AEMO meeting demand response over summer

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A new report from the Australian Energy Market Operator (AEMO) highlights the role demand response played in improving energy security last summer.

The review summarises how the NEM operated over summer 2017-18, and shows how extensive and collaborative planning helped mitigate the identified risks. It also identifies lessons learned and emerging challenges AEMO is considering in preparation for summer 2018-19 and future years.

AEMO’s objective for summer was to enable sufficient resources to support the operation of a secure, reliable, and cost-efficient power system. AEMO said it is satisfied that this objective was met, with broad collaboration and support from industry participants and governments.

Energy Efficiency Council CEO, Luke Menzel, welcomed AEMO’s Summer 2017-18 Operations Review as evidence that Australia’s market operator is meeting the challenge of improving the reliability of Australia’s energy system.

“The 2016-17 summer was rough for consumers, with load shedding events hitting households and businesses on very hot days. There were serious risks for 2017-18 if some of our old, large generators had broken down during a heat wave,” Mr Mezel said.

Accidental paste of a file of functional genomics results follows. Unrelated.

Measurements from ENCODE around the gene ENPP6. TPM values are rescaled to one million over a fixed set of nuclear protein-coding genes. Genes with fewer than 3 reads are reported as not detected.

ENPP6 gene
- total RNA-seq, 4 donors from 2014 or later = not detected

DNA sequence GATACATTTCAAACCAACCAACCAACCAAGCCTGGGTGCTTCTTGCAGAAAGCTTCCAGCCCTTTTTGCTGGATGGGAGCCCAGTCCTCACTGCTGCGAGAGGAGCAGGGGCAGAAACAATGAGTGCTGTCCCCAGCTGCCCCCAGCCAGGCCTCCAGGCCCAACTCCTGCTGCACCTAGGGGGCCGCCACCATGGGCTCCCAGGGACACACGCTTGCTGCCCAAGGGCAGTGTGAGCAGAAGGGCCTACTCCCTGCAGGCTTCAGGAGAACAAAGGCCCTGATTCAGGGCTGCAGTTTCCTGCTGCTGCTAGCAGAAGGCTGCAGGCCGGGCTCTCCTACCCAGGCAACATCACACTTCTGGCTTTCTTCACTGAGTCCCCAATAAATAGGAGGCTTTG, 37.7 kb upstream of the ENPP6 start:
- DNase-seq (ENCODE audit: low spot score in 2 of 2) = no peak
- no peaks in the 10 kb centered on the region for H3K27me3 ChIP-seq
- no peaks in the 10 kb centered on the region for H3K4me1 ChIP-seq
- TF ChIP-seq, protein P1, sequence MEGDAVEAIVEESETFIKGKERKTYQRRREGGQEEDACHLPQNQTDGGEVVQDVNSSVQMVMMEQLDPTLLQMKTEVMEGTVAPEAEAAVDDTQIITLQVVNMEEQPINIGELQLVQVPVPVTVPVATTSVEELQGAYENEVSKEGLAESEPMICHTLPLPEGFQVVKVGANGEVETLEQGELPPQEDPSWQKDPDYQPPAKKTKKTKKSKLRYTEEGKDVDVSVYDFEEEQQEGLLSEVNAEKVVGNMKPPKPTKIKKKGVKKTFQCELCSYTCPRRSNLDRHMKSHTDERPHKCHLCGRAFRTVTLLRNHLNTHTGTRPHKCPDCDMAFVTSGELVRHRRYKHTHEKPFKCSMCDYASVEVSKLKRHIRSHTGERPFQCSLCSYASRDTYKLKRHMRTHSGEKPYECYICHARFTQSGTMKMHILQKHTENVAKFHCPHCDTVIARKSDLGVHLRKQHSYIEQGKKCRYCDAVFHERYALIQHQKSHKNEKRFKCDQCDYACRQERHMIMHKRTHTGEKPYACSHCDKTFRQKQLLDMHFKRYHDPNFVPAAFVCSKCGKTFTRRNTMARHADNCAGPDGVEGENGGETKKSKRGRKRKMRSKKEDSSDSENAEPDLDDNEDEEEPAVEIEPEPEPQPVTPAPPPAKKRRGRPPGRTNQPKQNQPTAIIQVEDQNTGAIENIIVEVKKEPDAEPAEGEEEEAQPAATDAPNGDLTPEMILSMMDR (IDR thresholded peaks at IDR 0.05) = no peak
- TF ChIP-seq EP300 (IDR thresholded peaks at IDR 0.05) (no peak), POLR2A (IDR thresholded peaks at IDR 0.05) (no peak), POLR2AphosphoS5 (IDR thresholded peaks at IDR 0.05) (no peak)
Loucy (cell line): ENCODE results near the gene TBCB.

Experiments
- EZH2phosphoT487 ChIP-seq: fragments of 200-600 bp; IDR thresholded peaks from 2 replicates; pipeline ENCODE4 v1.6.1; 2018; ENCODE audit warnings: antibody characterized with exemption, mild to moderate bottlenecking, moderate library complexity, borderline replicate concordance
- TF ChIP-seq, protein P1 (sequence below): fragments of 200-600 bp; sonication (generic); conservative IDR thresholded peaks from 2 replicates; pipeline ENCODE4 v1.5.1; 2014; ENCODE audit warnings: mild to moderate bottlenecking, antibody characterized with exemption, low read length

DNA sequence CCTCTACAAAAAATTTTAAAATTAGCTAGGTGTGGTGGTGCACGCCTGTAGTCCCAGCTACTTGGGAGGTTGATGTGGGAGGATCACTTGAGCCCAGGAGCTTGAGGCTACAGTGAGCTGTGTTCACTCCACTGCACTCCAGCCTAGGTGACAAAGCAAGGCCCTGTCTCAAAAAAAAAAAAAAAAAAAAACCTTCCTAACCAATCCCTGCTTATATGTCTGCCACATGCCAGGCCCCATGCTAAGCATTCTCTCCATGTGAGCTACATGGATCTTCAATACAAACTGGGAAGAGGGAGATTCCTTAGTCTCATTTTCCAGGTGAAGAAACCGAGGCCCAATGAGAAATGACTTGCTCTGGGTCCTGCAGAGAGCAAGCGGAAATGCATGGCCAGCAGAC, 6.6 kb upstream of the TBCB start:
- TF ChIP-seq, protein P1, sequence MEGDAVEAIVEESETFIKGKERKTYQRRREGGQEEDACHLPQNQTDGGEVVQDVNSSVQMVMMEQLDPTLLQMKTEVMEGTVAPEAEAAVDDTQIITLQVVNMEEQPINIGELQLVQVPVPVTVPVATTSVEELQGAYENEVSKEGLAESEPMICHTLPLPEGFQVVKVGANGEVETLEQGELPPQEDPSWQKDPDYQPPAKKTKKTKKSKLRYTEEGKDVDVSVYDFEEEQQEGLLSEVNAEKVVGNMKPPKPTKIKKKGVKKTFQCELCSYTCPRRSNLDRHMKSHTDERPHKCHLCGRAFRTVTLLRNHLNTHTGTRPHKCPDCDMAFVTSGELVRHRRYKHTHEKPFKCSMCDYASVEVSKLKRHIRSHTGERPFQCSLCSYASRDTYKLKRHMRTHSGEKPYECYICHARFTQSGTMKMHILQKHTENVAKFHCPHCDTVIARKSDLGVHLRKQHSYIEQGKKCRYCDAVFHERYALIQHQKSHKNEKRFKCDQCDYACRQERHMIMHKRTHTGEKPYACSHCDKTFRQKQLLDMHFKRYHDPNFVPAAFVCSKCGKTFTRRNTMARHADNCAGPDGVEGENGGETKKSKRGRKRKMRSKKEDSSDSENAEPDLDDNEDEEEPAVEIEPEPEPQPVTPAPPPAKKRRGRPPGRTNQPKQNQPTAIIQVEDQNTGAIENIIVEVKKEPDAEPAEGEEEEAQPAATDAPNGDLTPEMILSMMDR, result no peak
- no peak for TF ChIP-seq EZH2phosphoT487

“AEMO has stepped up to the plate, securing generation and demand response to help them manage risk during periods of peak demand last summer.”

Under the ‘Reliability and Reserve Trader’ (RERT) scheme, AEMO secured 141MW of demand response in New South Wales, South Australia, and Victoria over summer 2017-18.

RERT resources were activated twice over summer, during very hot days when energy use was peaking and the system needed an additional buffer.

“AEMO found that demand response resources were effective, and performed to expectations,” Mr Menzel said.

“The experience over summer demonstrates that demand response is both reliable and available. The fact that AEMO was able to secure 141MW of demand response capacity in just a few months as part of its broader summer preparations, underlines just how underutilised this resource has been.

“The big message out of last summer is the crucial role the demand side will play as we move to a more dynamic, flexible and responsive energy system in Australia.

“However, so far we are only utilising demand response for ancillary services and emergency capacity. As AEMO flags in their report, the next step is competition between supply and demand side resources in the wholesale electricity market, which is one of the very few options we have to quickly drive down energy prices for businesses and households.”

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